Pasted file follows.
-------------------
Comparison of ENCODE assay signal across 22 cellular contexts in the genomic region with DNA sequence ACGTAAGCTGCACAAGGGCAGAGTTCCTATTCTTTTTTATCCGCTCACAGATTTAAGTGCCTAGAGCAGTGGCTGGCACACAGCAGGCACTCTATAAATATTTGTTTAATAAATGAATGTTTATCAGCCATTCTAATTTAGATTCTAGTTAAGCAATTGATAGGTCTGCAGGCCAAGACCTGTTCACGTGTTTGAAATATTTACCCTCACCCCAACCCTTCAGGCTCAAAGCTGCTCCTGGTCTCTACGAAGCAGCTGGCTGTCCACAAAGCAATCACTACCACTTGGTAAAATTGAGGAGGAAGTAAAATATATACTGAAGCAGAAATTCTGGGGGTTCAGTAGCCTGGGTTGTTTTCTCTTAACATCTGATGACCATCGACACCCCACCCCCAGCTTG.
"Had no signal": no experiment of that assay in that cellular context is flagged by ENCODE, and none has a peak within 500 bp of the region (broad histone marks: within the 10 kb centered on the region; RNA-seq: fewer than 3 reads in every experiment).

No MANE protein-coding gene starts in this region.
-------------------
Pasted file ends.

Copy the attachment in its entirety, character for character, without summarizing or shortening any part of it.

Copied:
Comparison of ENCODE assay signal across 22 cellular contexts in the genomic region with DNA sequence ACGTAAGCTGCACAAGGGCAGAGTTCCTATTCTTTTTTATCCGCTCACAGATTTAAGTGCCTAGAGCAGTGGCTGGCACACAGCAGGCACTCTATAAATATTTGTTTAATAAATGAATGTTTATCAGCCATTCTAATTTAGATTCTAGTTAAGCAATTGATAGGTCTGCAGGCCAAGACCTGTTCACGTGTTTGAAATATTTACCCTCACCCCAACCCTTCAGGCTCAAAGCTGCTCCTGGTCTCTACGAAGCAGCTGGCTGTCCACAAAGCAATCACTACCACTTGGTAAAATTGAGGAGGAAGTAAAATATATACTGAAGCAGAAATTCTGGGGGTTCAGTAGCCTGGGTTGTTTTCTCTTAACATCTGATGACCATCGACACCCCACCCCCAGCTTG.
"Had no signal": no experiment of that assay in that cellular context is flagged by ENCODE, and none has a peak within 500 bp of the region (broad histone marks: within the 10 kb centered on the region; RNA-seq: fewer than 3 reads in every experiment).

No MANE protein-coding gene starts in this region.